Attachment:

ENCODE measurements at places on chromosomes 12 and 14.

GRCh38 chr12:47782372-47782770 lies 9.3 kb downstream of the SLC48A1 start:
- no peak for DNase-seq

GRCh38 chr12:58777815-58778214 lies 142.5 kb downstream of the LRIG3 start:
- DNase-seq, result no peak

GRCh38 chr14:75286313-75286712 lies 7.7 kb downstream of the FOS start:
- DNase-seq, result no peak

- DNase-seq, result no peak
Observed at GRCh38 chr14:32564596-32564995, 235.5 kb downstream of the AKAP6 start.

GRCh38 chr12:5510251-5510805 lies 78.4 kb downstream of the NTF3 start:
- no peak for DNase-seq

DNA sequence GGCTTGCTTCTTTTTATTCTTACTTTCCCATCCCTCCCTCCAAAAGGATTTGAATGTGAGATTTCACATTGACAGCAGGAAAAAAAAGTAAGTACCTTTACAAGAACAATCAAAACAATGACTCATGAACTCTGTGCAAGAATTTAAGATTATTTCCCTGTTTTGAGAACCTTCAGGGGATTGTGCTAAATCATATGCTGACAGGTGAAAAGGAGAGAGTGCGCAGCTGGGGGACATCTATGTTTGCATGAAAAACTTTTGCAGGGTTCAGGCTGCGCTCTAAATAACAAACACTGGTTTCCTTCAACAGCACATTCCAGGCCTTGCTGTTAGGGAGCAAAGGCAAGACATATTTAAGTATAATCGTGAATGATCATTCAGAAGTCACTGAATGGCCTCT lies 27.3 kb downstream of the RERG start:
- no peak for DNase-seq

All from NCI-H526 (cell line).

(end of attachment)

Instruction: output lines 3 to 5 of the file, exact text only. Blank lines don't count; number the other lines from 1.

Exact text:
- no peak for DNase-seq

GRCh38 chr12:58777815-58778214 lies 142.5 kb downstream of the LRIG3 start:
- DNase-seq, result no peak